After years of heated debate, Vietnam’s Prime Minister Nguyen Xuan Phuc has signed off on a decree on transportation businesses to legalize car-hailing services.
Currently, ride-hailing services for cars are only permitted in five cities and provinces under an ongoing pilot scheme implemented by the Ministry of Transport in 2016.
This piece of legislation was four years in the making as regulators were caught up in the battle between taxi and ride-hailing companies. Ride-hailing apps have become an indispensable part of Vietnamese urbanites’ daily travel.
Effective from April 1, ride-hailing cars can either install a conventional taxi roof-sign, or place a decal bearing the word “taxi” or “contract car” on the front and back windscreens of vehicles. This also applies to regular taxis, which means that they are not obliged to have taxi roof-signs and can opt for the cheaper solution of decal only. Regulators believe that this solution will result in fairness for both taxis and ride-hailing cars.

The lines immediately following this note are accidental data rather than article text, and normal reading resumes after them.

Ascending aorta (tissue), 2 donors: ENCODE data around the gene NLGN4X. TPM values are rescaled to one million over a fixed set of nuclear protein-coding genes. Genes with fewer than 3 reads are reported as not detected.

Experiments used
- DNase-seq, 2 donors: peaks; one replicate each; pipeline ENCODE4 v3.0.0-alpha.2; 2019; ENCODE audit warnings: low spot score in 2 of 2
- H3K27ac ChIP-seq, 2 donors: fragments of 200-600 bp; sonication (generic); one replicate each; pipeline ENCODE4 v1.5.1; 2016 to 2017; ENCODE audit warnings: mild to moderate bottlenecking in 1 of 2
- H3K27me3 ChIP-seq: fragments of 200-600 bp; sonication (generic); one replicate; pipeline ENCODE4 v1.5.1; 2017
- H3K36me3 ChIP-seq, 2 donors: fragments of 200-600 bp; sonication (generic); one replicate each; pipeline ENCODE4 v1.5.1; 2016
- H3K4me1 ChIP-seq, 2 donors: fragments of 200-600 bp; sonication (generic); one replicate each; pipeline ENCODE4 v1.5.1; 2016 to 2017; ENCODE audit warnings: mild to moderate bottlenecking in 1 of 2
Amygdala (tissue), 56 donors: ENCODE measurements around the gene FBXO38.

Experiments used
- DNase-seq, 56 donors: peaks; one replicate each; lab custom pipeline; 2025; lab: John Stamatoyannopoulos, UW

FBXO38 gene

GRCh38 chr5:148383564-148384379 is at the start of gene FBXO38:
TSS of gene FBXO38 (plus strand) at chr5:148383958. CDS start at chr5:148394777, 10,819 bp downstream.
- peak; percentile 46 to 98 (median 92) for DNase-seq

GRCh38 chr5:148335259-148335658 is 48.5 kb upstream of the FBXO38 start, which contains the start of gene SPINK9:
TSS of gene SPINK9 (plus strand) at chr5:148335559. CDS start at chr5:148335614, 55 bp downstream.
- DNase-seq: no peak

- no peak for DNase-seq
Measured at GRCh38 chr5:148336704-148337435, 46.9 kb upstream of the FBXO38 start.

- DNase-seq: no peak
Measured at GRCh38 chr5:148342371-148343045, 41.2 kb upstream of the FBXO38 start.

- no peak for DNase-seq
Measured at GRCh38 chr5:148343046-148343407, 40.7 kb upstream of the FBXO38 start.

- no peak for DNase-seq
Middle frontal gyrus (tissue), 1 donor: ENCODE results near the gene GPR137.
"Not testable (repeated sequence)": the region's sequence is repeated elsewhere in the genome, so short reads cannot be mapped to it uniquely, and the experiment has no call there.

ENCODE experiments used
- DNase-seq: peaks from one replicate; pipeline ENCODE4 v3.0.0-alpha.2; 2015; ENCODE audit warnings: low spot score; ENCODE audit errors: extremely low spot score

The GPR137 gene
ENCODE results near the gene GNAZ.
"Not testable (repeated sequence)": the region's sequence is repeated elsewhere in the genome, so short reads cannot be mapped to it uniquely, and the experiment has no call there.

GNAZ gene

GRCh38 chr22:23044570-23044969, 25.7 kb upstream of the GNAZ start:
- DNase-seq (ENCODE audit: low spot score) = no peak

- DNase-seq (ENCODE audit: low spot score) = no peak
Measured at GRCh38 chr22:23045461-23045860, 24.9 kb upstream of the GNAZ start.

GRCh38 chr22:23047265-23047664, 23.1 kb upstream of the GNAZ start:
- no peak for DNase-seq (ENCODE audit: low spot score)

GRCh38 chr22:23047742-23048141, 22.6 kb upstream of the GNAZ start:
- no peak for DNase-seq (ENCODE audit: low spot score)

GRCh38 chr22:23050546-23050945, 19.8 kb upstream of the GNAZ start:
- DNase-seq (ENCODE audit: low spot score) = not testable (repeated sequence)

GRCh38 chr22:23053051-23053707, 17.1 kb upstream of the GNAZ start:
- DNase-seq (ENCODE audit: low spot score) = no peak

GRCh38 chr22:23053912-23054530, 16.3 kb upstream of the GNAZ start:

This can be considered an acceptable outcome for Grab and other providers of car-hailing services in the country instead of the initial proposal that mandated roof-signs similar to those used by taxicabs.
Ride-hailing companies will have to store the data of all transactions conducted on their platform for at least two years for necessary inspections if needed.
According to the 2019 Google-Temasek-Bain report on Southeast Asia’s digital economy, Vietnam’s ride-hailing sector is expected to be worth USD 4 billion by 2025, growing at an average rate of 38%.
Grab has about 73% market share in terms of the ride volume in Vietnam, while GoViet (a subsidiary of Gojek) only holds 10.3%. A slew of local ride-hailing apps have also popped up, such as FastGo and Be. GoViet has yet to roll out car-hailing services.